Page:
Researchers from MIT have developed a new security system that has been shown to outperform Intel's own approach at preventing so-called 'timing attacks' made possible by vulnerabilities like Meltdown and Spectre.
An Indiana University study finds stringent password rules that encourage longer and more complicated passwords significantly lower the risk of personal data breaches, especially among employees at large organizations that handle sensitive data, like universities.
Research carried out at the University of York has suggested that more work is needed to show that digital forensic methods are robust enough to stand-up to interrogation in a court of law.
New research from the UBC Sauder School of Business has quantified the security levels of more than 1,200 Pan-Asian companies in order to determine whether increased awareness of one's security levels leads to improved defense levels against cybercrime.
The ongoing transition to electronic health records may increase data breaches involving patient records. An analysis of reported breaches of health data from 2010 through 2017 found that except for 2015, the number of breach reports increased each year. During this time there were 2,149 breaches comprising a total of 176.4 million records. The most common entity breached was a health care provider, with 1,503 breaches (70 percent) compromising a total of 37.1 million records.
There are currently millions of heavily underutilized devices in the World. The storage, networking, sensing and computational power of laptops, smartphones, routers or base stations grows with each new version and product release. Why not put all those extra gigabytes of memory and those powerful processing units to work collaboratively and expand the services available to all of us?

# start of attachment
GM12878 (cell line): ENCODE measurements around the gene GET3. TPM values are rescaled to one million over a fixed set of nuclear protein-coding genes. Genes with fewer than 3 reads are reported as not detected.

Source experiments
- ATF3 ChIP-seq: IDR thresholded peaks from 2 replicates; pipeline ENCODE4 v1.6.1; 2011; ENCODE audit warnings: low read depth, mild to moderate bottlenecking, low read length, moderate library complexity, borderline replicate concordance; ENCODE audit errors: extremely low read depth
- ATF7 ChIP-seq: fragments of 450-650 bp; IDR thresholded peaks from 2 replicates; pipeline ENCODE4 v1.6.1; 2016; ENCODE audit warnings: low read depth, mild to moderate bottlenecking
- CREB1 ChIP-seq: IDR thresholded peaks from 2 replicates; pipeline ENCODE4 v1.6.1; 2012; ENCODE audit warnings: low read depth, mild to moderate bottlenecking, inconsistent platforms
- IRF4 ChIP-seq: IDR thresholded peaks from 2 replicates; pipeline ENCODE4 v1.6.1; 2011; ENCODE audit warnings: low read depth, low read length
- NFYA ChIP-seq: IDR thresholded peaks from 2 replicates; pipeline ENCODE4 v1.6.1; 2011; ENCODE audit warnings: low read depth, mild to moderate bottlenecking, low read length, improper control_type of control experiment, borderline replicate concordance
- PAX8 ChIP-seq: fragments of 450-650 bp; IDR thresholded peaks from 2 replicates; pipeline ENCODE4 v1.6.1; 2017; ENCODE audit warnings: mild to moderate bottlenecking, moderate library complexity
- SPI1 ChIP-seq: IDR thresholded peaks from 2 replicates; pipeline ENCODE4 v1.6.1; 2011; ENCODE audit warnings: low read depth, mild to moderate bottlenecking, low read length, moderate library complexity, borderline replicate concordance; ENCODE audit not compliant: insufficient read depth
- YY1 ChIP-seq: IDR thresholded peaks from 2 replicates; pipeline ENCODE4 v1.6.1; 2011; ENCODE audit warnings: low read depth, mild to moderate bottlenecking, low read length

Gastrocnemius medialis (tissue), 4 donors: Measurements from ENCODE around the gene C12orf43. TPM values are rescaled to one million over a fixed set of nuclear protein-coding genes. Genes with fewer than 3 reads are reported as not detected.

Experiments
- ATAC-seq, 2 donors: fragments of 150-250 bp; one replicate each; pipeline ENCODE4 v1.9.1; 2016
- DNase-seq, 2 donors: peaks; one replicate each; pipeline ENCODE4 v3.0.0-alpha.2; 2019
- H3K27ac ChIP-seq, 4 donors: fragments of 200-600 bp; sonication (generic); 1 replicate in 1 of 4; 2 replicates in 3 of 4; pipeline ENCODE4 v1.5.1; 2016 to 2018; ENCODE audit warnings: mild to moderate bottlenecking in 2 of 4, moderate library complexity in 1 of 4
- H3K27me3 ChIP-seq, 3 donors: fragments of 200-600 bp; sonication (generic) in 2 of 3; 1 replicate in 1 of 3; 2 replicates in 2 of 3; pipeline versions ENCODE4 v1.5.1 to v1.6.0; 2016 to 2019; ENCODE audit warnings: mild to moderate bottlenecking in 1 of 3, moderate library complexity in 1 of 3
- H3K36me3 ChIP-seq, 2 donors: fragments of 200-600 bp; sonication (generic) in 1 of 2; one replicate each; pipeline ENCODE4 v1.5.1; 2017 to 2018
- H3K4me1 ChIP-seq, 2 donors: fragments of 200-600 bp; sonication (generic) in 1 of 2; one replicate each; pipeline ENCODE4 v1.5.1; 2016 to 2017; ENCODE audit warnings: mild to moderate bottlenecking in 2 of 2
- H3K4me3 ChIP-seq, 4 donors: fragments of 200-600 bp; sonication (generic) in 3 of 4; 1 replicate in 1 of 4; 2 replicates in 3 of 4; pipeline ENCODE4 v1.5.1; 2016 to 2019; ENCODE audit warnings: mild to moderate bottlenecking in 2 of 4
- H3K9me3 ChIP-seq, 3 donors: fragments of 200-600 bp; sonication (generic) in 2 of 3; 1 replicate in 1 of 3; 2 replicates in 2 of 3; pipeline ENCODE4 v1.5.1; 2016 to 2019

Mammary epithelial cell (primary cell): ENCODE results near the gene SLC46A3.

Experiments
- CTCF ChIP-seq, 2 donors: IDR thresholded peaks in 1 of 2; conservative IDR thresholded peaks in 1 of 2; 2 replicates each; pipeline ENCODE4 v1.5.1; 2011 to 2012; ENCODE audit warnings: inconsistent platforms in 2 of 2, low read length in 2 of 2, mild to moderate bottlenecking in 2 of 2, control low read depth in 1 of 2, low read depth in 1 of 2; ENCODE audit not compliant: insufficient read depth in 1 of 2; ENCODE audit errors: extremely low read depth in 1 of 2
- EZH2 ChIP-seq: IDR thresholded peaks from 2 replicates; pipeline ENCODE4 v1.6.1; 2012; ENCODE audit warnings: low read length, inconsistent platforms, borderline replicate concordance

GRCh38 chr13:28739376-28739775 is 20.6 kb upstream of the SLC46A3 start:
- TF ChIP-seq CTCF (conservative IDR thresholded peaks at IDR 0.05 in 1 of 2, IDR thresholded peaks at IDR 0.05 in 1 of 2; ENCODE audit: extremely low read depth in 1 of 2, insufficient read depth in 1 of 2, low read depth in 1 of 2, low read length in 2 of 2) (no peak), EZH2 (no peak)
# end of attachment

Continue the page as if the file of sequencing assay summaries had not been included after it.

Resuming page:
Researchers find AI-generated reviews and comments pose a significant threat to consumers, but machine learning can help detect the fakes.
Hateful text and comments are an ever-increasing problem in online environments, yet addressing the rampant issue relies on being able to identify toxic content. A new study by the Aalto University Secure Systems research group has discovered weaknesses in many machine learning detectors currently used to recognize and keep hate speech at bay.
The properties of quantum mechanics can be utilized, for example, in technology and encrypting messages, but the disadvantage is the occasional disappearing of information. For the first time, a research group consisting of Finnish and Chinese scientists has found a way to fully control the information escaping the qubit.
New research in the INFORMS journal Operations Research has found a way to identify extremists, such as those associated with the terrorist group ISIS, by monitoring their social media accounts, and can identify them even before they post threatening content.